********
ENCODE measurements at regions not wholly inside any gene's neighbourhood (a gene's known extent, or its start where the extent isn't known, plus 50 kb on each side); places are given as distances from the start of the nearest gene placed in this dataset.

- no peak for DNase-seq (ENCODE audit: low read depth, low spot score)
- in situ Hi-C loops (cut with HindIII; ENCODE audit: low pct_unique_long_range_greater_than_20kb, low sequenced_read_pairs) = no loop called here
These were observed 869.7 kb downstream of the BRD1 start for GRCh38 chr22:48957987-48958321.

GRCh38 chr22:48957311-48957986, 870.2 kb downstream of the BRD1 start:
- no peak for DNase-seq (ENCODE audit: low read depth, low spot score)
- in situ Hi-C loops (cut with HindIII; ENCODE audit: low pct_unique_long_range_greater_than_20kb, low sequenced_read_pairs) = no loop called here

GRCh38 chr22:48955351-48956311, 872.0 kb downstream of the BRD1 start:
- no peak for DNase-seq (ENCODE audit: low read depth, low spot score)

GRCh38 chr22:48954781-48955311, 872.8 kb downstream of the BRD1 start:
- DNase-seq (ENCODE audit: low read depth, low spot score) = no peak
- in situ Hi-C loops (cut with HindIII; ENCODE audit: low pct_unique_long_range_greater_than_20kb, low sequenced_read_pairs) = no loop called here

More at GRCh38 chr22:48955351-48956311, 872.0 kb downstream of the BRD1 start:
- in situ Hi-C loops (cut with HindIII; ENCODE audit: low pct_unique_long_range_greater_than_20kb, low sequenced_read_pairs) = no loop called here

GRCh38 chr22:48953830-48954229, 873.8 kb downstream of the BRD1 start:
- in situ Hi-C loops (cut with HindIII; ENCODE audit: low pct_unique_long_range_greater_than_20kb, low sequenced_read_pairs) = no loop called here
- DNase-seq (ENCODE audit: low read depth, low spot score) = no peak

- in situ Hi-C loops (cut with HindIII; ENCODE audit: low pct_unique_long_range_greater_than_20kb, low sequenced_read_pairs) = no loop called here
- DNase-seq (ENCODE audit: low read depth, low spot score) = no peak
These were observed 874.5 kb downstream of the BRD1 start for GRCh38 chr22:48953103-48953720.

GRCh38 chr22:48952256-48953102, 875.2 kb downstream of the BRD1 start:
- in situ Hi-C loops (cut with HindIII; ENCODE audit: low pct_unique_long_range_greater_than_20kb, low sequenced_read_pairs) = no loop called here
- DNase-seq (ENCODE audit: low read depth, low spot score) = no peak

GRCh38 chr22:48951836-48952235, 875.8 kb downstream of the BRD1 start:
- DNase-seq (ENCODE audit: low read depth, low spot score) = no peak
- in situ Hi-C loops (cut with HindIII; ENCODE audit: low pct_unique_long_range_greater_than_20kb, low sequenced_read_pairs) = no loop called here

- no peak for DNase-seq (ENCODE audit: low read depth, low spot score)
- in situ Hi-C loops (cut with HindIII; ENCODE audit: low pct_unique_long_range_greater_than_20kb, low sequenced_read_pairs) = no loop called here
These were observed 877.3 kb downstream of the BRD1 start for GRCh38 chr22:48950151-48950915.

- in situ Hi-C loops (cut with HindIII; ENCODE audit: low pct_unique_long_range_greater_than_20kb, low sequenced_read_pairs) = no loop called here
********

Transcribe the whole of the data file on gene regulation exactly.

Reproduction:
ENCODE measurements at regions not wholly inside any gene's neighbourhood (a gene's known extent, or its start where the extent isn't known, plus 50 kb on each side); places are given as distances from the start of the nearest gene placed in this dataset.

- no peak for DNase-seq (ENCODE audit: low read depth, low spot score)
- in situ Hi-C loops (cut with HindIII; ENCODE audit: low pct_unique_long_range_greater_than_20kb, low sequenced_read_pairs) = no loop called here
These were observed 869.7 kb downstream of the BRD1 start for GRCh38 chr22:48957987-48958321.

GRCh38 chr22:48957311-48957986, 870.2 kb downstream of the BRD1 start:
- no peak for DNase-seq (ENCODE audit: low read depth, low spot score)
- in situ Hi-C loops (cut with HindIII; ENCODE audit: low pct_unique_long_range_greater_than_20kb, low sequenced_read_pairs) = no loop called here

GRCh38 chr22:48955351-48956311, 872.0 kb downstream of the BRD1 start:
- no peak for DNase-seq (ENCODE audit: low read depth, low spot score)

GRCh38 chr22:48954781-48955311, 872.8 kb downstream of the BRD1 start:
- DNase-seq (ENCODE audit: low read depth, low spot score) = no peak
- in situ Hi-C loops (cut with HindIII; ENCODE audit: low pct_unique_long_range_greater_than_20kb, low sequenced_read_pairs) = no loop called here

More at GRCh38 chr22:48955351-48956311, 872.0 kb downstream of the BRD1 start:
- in situ Hi-C loops (cut with HindIII; ENCODE audit: low pct_unique_long_range_greater_than_20kb, low sequenced_read_pairs) = no loop called here

GRCh38 chr22:48953830-48954229, 873.8 kb downstream of the BRD1 start:
- in situ Hi-C loops (cut with HindIII; ENCODE audit: low pct_unique_long_range_greater_than_20kb, low sequenced_read_pairs) = no loop called here
- DNase-seq (ENCODE audit: low read depth, low spot score) = no peak

- in situ Hi-C loops (cut with HindIII; ENCODE audit: low pct_unique_long_range_greater_than_20kb, low sequenced_read_pairs) = no loop called here
- DNase-seq (ENCODE audit: low read depth, low spot score) = no peak
These were observed 874.5 kb downstream of the BRD1 start for GRCh38 chr22:48953103-48953720.

GRCh38 chr22:48952256-48953102, 875.2 kb downstream of the BRD1 start:
- in situ Hi-C loops (cut with HindIII; ENCODE audit: low pct_unique_long_range_greater_than_20kb, low sequenced_read_pairs) = no loop called here
- DNase-seq (ENCODE audit: low read depth, low spot score) = no peak

GRCh38 chr22:48951836-48952235, 875.8 kb downstream of the BRD1 start:
- DNase-seq (ENCODE audit: low read depth, low spot score) = no peak
- in situ Hi-C loops (cut with HindIII; ENCODE audit: low pct_unique_long_range_greater_than_20kb, low sequenced_read_pairs) = no loop called here

- no peak for DNase-seq (ENCODE audit: low read depth, low spot score)
- in situ Hi-C loops (cut with HindIII; ENCODE audit: low pct_unique_long_range_greater_than_20kb, low sequenced_read_pairs) = no loop called here
These were observed 877.3 kb downstream of the BRD1 start for GRCh38 chr22:48950151-48950915.

- in situ Hi-C loops (cut with HindIII; ENCODE audit: low pct_unique_long_range_greater_than_20kb, low sequenced_read_pairs) = no loop called here